1. SLP Eligibility Management: Introduction

A professor was fond of telling his doctoral students who had finished their dissertation surveys of the literature,   “Okay, you’ve built a platform, now let’s build a rocket!”

Strategic Eligibility Management

For some time we have been examining the background to current views of how school speech-language pathologists attack the problems of managing large caseloads, and how they might improve the procedures they follow for better results. We refer to Strategic Eligibility Management, or SEM for short, to discuss a method quite different from the conventional approaches framed between 1980-2000. SEM takes into account public policy issues in education to lay out solutions.

Arduously, a sketch of the history of school practice was created almost out of thin air. The field is disinclined to look back, so that in the public domain there is a paucity of material.  The lone exception is the fruitful work of Professor Duchan on which everyone leans for historical perspective.  The trends identified suggested public policy changes in the 1970s had massive effects on school practice, and those effects were greater in magnitude because SLP educators were not planning on such changes. SLPs were naive and faced complicated issues. The delayed response was limited to a list of techniques to describe and measure the problem from a programmatic standpoint. At the heart of the effort was the aim to protect SLP employment and job satisfaction. This strategy appears to have diverted attention away from substantive issues accompanying IDEA legislation, principally, the creation of what we call educational speech pathology. From this, the question followed whether the traditional university curriculum adequately supported the new role through preserve instruction.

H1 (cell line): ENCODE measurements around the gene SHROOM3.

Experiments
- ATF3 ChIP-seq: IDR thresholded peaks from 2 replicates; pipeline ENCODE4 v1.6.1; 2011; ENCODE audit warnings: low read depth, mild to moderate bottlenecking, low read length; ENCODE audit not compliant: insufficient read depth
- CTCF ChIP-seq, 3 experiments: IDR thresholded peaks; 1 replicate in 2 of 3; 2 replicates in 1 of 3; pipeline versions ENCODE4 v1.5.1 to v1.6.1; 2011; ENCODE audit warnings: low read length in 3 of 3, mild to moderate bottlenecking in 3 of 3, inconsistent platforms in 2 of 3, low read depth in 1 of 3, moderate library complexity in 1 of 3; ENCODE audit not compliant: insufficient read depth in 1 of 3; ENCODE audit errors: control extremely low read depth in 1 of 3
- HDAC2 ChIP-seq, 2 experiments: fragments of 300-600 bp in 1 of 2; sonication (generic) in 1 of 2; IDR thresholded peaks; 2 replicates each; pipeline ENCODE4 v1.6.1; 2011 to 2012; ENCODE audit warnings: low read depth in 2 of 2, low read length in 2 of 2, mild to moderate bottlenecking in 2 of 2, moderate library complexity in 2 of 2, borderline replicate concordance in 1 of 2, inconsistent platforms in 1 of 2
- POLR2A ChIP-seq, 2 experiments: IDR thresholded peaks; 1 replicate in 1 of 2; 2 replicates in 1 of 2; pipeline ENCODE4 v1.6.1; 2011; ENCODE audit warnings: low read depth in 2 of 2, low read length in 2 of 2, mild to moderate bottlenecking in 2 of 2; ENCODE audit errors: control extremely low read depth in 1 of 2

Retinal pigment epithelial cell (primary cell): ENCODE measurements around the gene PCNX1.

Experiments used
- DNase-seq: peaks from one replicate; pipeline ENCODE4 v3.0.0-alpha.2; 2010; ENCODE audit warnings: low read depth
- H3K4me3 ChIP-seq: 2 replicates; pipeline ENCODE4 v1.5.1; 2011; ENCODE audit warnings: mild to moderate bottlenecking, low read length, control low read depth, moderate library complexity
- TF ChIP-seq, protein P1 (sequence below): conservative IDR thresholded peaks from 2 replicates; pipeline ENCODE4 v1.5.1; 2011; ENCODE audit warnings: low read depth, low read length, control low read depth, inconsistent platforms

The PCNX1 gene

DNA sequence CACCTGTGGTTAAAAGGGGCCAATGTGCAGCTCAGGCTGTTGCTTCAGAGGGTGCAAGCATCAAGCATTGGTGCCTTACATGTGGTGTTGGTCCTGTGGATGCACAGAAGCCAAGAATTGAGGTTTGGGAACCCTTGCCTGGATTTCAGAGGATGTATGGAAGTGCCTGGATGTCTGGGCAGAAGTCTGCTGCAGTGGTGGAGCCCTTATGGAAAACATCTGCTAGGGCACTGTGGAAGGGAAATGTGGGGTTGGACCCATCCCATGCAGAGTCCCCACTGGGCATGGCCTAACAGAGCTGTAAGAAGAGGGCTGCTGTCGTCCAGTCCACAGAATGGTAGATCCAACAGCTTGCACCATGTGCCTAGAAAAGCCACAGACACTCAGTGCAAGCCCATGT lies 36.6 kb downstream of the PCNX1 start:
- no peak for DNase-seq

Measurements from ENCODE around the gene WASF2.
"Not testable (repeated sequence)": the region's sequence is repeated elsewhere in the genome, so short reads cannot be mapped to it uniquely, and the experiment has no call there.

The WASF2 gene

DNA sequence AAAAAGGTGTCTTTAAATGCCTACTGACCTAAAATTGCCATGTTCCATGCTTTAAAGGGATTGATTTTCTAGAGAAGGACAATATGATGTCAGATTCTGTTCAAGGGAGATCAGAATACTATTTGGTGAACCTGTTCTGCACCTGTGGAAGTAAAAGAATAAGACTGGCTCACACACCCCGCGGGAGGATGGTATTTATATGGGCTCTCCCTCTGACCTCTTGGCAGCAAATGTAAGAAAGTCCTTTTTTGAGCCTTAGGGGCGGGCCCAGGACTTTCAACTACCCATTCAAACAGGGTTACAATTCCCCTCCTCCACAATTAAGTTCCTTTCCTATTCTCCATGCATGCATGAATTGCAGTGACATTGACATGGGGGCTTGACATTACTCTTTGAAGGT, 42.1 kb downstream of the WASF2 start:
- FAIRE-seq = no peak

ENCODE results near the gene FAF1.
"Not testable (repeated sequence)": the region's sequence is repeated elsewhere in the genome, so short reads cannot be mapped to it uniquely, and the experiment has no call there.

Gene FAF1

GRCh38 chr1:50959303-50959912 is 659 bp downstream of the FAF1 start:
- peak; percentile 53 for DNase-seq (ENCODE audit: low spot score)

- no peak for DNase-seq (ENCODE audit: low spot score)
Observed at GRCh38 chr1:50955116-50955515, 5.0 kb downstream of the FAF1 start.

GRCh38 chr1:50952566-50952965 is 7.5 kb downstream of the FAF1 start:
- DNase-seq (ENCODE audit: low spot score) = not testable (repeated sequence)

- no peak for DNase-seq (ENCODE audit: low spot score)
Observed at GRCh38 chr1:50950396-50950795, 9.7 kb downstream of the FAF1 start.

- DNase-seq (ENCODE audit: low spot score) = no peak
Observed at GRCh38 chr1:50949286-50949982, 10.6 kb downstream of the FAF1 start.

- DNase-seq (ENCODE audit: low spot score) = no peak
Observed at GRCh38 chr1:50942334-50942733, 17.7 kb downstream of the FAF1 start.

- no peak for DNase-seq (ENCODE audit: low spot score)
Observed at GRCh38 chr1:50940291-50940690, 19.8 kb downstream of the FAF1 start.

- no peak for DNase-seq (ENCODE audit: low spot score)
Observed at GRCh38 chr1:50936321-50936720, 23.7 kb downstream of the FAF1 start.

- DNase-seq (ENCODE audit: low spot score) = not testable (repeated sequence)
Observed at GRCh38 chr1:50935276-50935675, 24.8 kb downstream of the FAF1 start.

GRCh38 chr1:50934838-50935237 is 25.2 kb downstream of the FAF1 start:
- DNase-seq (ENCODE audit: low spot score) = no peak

SEM, though building on a different set of principles, does not throw the baby out with the bath-water. Guerilla tactics to fight large caseloads continue to be helpful, as do recommendations of authors, continuing education speakers and professional organizations.  SEM is more of a quality solution aimed at facilitating insight and intelligence in addressing caseload demands. It is not as much technique- driven though every method requires techniques. SEM has elements of Total Quality Management, where systems and feedback are our teachers.

SEM is also, we argue, more ethical than current approaches dwelling on numbers rather than children. It requires recalling one’s desire to help children who suffer and to help their families. One must set out to do the right thing.

Academics might very well pick up on the research possibilities at hand. The dualism of clinical and educational criteria at all levels of effort are there to be studied experimentally, as, for example, the manner in which generalization of linguistic learning takes place within and between learning domains.

Market in the 18th

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